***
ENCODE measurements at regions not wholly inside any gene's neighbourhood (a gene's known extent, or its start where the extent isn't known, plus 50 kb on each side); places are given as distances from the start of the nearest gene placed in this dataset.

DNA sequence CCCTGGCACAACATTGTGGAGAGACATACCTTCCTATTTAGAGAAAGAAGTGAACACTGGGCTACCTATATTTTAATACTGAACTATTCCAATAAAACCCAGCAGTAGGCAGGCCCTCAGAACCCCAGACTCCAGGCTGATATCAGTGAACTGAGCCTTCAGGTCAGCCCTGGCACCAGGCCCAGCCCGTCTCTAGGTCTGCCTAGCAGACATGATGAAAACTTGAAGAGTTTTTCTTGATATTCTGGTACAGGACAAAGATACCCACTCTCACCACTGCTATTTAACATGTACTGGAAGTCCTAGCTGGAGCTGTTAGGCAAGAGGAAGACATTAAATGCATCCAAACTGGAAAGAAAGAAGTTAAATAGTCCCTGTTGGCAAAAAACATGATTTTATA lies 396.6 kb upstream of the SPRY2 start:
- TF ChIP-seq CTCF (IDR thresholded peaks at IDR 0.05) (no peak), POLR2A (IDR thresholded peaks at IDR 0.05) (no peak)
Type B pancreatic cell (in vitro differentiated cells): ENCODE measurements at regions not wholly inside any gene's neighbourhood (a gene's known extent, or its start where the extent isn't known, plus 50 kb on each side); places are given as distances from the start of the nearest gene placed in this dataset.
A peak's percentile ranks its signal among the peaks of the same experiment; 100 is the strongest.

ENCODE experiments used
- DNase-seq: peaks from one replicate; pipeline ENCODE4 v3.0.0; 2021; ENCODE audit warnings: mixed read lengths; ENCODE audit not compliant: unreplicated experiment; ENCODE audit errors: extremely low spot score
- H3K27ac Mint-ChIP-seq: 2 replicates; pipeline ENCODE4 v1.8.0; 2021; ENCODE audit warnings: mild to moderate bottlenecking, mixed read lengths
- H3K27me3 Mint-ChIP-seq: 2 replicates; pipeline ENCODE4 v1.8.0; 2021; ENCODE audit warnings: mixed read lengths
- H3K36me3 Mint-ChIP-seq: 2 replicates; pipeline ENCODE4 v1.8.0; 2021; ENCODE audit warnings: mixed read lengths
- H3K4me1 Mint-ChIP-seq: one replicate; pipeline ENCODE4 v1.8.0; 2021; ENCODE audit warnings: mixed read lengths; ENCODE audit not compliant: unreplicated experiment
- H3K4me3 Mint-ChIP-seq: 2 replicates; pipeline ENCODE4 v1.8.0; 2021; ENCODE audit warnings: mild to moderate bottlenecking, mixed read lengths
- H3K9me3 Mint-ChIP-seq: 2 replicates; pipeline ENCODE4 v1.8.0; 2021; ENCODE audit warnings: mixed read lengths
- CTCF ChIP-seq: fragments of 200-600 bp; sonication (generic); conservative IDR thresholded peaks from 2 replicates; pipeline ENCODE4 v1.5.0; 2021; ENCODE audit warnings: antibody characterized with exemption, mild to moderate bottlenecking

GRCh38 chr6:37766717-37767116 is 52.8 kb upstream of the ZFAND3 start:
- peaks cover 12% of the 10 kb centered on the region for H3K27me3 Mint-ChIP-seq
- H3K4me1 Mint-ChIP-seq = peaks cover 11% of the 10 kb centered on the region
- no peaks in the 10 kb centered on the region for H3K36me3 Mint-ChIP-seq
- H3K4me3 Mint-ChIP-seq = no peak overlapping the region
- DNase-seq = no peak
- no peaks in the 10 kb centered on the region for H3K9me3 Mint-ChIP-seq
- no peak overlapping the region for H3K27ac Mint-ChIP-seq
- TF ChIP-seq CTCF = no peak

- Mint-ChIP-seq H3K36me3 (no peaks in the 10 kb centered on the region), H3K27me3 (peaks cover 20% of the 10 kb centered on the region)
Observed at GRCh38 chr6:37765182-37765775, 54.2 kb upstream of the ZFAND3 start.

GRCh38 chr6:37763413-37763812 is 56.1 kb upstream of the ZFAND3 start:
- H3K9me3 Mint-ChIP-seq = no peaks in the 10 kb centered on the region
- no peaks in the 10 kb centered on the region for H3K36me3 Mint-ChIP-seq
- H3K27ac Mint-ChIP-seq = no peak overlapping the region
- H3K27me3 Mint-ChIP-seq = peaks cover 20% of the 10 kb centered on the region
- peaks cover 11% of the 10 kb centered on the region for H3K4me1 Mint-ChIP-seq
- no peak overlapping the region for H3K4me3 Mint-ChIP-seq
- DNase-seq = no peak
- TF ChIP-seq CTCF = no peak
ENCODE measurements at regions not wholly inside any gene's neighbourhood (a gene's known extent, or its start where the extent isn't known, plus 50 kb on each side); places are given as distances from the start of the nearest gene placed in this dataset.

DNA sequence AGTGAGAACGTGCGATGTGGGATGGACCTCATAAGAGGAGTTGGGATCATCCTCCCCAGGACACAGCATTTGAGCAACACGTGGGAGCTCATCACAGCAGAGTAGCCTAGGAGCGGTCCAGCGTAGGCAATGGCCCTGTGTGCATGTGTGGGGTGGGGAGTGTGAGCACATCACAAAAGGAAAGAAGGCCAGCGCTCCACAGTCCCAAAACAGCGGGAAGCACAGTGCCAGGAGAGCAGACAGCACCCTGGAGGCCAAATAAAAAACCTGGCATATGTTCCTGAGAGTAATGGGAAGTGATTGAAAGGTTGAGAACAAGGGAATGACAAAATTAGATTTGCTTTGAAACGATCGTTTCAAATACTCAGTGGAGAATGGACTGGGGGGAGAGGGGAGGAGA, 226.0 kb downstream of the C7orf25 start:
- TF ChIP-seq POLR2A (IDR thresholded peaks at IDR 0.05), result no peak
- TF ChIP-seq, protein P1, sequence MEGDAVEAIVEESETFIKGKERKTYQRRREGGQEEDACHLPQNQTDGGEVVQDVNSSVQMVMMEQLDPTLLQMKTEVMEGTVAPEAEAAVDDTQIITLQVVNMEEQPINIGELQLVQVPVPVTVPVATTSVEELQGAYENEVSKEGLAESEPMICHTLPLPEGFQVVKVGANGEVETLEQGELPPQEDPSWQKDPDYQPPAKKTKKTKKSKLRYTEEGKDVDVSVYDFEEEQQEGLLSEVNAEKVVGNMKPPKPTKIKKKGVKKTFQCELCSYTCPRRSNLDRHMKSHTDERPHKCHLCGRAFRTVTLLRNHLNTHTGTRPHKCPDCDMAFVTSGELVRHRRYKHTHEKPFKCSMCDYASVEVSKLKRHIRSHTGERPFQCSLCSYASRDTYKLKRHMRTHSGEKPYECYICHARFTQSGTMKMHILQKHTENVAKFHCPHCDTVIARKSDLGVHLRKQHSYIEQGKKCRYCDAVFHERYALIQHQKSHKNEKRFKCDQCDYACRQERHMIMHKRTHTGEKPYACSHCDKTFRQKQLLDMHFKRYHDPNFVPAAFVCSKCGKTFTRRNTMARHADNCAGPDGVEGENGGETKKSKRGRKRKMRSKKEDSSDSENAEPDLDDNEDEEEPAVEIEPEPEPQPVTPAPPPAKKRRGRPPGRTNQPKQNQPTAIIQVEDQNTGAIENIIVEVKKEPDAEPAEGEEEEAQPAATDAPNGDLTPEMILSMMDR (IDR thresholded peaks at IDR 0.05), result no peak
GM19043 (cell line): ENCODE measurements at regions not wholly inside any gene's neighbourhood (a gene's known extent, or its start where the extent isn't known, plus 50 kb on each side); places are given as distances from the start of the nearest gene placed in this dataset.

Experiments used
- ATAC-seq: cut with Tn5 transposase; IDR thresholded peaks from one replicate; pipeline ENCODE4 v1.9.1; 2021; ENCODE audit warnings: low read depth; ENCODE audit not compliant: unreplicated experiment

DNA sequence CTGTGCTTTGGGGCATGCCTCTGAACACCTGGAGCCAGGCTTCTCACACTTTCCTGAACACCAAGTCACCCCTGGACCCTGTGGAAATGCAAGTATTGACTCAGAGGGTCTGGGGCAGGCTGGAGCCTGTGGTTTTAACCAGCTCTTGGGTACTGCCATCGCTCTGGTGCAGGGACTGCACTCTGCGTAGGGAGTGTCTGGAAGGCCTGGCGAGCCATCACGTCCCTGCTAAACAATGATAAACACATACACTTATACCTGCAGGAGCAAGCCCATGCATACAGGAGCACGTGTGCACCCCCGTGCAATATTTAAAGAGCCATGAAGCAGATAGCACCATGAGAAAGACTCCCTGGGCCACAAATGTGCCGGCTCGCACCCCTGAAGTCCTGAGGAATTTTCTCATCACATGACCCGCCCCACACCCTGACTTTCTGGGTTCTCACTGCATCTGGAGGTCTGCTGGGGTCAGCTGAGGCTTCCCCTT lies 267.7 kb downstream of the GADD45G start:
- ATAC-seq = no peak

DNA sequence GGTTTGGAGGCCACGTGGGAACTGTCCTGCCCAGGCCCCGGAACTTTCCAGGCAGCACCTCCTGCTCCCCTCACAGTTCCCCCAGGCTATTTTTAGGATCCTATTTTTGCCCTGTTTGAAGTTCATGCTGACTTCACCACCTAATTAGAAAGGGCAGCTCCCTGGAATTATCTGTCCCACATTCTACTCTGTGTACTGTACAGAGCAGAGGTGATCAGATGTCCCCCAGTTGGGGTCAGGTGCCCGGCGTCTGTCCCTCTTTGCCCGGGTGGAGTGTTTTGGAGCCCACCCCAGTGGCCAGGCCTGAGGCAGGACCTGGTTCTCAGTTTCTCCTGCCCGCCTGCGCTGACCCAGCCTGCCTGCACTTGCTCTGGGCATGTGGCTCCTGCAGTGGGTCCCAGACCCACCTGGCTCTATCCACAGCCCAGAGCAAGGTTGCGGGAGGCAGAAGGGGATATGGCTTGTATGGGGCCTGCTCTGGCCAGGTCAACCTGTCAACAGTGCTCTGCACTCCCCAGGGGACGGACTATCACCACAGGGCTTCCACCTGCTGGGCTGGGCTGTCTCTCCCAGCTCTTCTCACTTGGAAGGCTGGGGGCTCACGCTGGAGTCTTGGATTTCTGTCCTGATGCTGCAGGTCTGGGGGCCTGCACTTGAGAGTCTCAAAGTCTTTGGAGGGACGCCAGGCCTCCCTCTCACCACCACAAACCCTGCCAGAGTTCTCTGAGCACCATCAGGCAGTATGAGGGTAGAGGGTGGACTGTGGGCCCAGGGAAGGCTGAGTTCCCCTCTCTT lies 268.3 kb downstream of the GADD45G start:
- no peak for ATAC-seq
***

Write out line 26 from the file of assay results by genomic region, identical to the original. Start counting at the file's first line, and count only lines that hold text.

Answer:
GRCh38 chr6:37763413-37763812 is 56.1 kb upstream of the ZFAND3 start: